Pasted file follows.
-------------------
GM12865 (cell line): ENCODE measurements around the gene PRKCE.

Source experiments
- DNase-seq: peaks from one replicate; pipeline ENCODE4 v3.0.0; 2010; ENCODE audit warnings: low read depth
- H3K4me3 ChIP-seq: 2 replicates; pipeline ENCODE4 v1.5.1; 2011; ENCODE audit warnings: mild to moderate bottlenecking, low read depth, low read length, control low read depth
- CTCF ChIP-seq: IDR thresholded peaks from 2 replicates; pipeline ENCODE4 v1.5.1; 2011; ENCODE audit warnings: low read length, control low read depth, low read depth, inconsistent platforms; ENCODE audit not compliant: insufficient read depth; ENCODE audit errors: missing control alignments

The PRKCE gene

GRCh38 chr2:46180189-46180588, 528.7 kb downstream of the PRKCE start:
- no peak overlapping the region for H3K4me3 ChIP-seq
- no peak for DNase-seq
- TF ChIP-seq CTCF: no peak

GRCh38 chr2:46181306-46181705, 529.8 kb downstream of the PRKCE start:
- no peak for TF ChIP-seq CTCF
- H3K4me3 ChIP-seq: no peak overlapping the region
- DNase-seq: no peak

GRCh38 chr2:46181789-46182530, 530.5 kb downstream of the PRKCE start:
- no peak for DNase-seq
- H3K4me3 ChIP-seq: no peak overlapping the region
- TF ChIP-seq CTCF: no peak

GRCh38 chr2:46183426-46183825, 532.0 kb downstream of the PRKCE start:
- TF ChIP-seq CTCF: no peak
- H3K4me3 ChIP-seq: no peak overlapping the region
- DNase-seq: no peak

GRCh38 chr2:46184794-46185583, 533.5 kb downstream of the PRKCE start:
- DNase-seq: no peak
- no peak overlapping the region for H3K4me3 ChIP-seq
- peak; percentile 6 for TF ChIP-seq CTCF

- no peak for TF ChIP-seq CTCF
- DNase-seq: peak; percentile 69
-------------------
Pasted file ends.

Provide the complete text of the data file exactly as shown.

GM12865 (cell line): ENCODE measurements around the gene PRKCE.

Source experiments
- DNase-seq: peaks from one replicate; pipeline ENCODE4 v3.0.0; 2010; ENCODE audit warnings: low read depth
- H3K4me3 ChIP-seq: 2 replicates; pipeline ENCODE4 v1.5.1; 2011; ENCODE audit warnings: mild to moderate bottlenecking, low read depth, low read length, control low read depth
- CTCF ChIP-seq: IDR thresholded peaks from 2 replicates; pipeline ENCODE4 v1.5.1; 2011; ENCODE audit warnings: low read length, control low read depth, low read depth, inconsistent platforms; ENCODE audit not compliant: insufficient read depth; ENCODE audit errors: missing control alignments

The PRKCE gene

GRCh38 chr2:46180189-46180588, 528.7 kb downstream of the PRKCE start:
- no peak overlapping the region for H3K4me3 ChIP-seq
- no peak for DNase-seq
- TF ChIP-seq CTCF: no peak

GRCh38 chr2:46181306-46181705, 529.8 kb downstream of the PRKCE start:
- no peak for TF ChIP-seq CTCF
- H3K4me3 ChIP-seq: no peak overlapping the region
- DNase-seq: no peak

GRCh38 chr2:46181789-46182530, 530.5 kb downstream of the PRKCE start:
- no peak for DNase-seq
- H3K4me3 ChIP-seq: no peak overlapping the region
- TF ChIP-seq CTCF: no peak

GRCh38 chr2:46183426-46183825, 532.0 kb downstream of the PRKCE start:
- TF ChIP-seq CTCF: no peak
- H3K4me3 ChIP-seq: no peak overlapping the region
- DNase-seq: no peak

GRCh38 chr2:46184794-46185583, 533.5 kb downstream of the PRKCE start:
- DNase-seq: no peak
- no peak overlapping the region for H3K4me3 ChIP-seq
- peak; percentile 6 for TF ChIP-seq CTCF

- no peak for TF ChIP-seq CTCF
- DNase-seq: peak; percentile 69